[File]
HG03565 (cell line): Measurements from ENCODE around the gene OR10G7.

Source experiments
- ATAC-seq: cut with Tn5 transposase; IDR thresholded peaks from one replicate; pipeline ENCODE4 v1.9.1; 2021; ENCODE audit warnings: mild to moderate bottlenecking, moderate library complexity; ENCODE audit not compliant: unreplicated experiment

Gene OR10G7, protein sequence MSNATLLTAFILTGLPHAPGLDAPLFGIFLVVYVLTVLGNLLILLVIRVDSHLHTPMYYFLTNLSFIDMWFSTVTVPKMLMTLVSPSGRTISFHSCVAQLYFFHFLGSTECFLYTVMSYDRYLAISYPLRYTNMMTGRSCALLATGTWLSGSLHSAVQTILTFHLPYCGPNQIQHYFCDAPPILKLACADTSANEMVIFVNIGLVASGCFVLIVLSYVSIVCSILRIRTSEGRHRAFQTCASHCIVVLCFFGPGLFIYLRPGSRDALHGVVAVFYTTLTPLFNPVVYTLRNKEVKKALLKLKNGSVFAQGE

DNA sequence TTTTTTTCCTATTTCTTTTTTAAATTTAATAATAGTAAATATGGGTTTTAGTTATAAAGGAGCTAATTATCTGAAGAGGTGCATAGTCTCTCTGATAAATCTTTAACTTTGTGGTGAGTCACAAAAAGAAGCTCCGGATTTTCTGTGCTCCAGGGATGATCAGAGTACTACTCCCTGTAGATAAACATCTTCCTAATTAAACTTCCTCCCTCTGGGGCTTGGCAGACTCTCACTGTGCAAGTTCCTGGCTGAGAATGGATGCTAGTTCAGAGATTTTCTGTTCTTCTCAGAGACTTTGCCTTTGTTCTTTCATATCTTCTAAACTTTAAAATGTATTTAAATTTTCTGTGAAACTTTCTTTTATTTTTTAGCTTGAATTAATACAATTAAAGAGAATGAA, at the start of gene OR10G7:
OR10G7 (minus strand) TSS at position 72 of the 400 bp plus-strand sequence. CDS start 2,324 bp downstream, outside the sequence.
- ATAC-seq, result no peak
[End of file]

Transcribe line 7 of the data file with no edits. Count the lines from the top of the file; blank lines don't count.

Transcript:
- ATAC-seq, result no peak